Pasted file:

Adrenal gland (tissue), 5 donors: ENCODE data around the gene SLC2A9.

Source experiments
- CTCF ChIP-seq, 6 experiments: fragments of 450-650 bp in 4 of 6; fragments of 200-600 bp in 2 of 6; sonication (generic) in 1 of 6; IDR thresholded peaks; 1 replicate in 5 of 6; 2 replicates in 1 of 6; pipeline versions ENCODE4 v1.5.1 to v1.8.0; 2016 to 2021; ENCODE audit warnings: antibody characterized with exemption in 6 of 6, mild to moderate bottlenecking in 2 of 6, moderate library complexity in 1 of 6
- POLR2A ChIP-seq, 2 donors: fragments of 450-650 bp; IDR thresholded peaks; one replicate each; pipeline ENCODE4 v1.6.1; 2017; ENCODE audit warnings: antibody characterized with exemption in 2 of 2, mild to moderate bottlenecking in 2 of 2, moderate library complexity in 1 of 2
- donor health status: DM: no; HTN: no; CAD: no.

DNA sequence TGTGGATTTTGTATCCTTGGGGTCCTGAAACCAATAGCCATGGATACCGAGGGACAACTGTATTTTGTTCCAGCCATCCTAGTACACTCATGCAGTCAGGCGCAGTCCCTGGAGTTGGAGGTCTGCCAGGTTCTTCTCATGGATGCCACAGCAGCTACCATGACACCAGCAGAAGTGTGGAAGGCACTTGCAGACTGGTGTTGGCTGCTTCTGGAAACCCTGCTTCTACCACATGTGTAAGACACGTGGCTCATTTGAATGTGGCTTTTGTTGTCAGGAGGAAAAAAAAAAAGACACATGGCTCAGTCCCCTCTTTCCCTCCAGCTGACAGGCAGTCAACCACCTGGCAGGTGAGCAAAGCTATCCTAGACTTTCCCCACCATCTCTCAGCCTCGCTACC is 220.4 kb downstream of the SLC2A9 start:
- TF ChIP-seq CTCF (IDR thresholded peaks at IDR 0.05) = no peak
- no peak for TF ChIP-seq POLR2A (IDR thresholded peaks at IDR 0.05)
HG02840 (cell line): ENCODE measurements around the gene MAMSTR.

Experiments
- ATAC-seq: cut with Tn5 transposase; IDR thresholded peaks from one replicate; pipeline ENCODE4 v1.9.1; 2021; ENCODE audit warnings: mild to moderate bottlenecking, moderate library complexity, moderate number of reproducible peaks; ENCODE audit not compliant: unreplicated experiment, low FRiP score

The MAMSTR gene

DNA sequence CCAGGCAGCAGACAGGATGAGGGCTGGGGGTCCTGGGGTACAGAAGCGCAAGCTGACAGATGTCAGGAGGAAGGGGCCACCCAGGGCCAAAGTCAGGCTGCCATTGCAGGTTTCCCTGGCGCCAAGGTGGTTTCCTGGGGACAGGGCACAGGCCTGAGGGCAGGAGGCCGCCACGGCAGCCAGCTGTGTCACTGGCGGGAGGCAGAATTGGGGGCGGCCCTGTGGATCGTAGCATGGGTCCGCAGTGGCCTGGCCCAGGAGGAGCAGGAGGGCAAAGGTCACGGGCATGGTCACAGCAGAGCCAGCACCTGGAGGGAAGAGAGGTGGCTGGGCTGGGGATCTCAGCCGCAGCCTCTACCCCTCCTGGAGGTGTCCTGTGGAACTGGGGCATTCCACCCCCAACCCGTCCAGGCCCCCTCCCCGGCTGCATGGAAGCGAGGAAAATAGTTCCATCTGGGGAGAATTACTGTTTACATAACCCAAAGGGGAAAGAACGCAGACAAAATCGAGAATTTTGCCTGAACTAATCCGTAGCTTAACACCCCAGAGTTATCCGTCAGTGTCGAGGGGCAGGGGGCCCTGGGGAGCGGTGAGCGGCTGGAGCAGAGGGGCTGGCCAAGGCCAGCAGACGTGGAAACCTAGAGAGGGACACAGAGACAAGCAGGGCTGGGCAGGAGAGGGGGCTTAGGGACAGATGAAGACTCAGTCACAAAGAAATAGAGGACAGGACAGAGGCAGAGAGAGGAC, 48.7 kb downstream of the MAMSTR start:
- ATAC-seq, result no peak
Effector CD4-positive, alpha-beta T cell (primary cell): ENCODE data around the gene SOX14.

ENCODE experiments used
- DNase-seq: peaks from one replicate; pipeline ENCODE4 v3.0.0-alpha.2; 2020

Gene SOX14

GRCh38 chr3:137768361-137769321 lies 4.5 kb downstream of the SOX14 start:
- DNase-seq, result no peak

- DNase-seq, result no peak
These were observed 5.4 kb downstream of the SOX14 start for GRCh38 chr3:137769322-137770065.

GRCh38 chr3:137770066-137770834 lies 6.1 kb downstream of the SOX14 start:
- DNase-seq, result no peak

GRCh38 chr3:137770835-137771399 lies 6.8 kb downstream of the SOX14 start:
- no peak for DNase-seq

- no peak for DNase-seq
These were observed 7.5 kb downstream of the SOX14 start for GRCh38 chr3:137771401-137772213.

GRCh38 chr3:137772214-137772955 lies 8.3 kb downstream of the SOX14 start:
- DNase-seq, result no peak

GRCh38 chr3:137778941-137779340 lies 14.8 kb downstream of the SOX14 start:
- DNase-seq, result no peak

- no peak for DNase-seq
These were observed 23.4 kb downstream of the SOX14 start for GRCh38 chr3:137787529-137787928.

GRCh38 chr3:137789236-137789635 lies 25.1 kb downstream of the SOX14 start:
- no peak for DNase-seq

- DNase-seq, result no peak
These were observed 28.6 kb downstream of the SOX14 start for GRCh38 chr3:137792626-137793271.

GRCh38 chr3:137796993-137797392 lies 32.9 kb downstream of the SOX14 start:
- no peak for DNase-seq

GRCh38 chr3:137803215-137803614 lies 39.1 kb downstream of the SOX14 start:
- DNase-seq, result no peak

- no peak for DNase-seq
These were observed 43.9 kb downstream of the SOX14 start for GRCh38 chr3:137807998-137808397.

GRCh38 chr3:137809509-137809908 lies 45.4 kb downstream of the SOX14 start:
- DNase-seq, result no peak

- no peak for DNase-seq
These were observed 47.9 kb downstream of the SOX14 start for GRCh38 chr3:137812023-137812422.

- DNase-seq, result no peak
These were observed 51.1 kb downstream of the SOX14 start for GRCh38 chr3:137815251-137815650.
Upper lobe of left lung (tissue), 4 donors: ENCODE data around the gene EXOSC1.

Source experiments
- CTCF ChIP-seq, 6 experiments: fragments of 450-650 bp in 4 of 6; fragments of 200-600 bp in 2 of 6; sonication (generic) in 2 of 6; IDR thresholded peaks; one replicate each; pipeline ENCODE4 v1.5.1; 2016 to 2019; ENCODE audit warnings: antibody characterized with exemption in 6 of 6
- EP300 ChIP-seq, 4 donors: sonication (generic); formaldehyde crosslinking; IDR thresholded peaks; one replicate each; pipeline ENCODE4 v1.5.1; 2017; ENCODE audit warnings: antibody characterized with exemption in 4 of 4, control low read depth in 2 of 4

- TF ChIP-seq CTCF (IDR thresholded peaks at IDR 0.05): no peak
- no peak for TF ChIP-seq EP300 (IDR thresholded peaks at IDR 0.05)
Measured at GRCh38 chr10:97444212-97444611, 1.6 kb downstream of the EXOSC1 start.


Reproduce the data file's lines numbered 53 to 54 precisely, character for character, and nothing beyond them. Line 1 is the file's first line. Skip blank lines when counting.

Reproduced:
- CTCF ChIP-seq, 6 experiments: fragments of 450-650 bp in 4 of 6; fragments of 200-600 bp in 2 of 6; sonication (generic) in 2 of 6; IDR thresholded peaks; one replicate each; pipeline ENCODE4 v1.5.1; 2016 to 2019; ENCODE audit warnings: antibody characterized with exemption in 6 of 6
- EP300 ChIP-seq, 4 donors: sonication (generic); formaldehyde crosslinking; IDR thresholded peaks; one replicate each; pipeline ENCODE4 v1.5.1; 2017; ENCODE audit warnings: antibody characterized with exemption in 4 of 4, control low read depth in 2 of 4